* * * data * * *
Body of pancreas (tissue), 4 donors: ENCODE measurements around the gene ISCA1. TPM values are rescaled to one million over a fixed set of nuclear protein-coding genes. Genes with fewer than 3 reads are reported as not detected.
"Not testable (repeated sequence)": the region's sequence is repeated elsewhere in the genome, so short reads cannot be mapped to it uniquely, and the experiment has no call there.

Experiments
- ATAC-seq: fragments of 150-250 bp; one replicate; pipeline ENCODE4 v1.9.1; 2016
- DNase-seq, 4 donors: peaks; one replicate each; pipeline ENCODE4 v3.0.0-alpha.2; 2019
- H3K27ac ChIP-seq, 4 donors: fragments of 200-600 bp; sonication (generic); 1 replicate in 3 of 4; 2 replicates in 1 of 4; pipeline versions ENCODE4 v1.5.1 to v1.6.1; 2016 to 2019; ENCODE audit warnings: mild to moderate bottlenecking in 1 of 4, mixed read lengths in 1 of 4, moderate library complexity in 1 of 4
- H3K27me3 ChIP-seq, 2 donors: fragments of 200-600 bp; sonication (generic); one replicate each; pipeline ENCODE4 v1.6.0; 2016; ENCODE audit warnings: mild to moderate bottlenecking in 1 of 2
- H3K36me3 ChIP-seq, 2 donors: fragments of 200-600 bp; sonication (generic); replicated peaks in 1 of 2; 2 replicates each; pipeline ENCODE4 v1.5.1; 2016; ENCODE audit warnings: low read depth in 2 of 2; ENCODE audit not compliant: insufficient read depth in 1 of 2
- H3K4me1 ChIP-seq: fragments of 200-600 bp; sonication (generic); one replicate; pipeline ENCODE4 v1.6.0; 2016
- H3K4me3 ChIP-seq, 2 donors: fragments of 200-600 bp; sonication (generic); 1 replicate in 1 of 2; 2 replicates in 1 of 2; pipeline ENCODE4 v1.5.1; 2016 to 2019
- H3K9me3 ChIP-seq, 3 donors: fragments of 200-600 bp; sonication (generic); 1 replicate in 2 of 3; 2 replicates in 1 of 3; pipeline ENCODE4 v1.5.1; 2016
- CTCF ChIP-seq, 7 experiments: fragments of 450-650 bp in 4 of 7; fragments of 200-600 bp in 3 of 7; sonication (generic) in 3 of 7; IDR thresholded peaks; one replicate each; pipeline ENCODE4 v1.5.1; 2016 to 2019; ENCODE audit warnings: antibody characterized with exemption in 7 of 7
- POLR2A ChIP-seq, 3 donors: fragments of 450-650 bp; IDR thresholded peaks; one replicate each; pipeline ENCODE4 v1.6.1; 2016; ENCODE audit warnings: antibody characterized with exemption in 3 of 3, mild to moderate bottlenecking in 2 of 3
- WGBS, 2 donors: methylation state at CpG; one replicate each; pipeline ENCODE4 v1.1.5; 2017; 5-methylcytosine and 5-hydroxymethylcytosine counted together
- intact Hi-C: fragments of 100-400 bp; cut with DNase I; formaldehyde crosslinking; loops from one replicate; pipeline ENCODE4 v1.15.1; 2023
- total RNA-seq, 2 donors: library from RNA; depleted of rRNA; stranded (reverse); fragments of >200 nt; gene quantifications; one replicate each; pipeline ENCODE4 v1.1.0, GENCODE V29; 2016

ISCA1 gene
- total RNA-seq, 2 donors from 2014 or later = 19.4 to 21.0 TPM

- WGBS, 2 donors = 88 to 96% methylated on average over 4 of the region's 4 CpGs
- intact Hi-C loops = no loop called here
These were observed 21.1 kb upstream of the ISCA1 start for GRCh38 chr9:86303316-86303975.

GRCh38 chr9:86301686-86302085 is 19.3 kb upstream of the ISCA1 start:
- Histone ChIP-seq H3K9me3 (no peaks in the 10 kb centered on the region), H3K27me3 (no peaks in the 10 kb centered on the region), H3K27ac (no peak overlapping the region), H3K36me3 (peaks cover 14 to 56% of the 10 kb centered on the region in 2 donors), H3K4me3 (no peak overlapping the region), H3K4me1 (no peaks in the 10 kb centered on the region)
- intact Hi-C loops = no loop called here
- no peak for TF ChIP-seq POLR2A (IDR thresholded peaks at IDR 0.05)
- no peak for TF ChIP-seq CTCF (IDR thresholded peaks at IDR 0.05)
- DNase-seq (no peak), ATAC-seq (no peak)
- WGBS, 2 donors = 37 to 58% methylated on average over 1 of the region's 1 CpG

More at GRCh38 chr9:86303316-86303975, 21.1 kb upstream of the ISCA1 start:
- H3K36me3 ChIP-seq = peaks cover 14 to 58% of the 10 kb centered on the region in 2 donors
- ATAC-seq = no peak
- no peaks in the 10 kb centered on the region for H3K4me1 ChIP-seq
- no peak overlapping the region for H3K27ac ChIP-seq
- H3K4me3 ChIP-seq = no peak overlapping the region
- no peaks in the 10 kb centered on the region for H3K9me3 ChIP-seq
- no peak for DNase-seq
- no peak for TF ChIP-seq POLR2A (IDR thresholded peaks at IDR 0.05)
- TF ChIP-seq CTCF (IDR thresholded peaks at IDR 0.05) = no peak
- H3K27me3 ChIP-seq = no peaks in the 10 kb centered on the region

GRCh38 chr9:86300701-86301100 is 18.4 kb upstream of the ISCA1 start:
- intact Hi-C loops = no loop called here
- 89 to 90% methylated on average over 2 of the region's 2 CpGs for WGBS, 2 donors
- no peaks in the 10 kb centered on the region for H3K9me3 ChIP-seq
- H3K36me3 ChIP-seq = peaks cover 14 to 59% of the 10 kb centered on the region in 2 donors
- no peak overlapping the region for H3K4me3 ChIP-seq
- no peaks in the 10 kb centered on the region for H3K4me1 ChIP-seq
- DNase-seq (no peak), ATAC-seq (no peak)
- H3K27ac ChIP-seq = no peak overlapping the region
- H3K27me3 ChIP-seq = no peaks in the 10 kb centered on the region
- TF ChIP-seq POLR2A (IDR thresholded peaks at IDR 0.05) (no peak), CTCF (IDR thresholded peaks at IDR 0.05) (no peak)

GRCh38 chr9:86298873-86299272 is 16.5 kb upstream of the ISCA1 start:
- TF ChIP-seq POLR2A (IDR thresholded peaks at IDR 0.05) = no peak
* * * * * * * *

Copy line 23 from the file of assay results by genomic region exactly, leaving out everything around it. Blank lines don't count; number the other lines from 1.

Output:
- Histone ChIP-seq H3K9me3 (no peaks in the 10 kb centered on the region), H3K27me3 (no peaks in the 10 kb centered on the region), H3K27ac (no peak overlapping the region), H3K36me3 (peaks cover 14 to 56% of the 10 kb centered on the region in 2 donors), H3K4me3 (no peak overlapping the region), H3K4me1 (no peaks in the 10 kb centered on the region)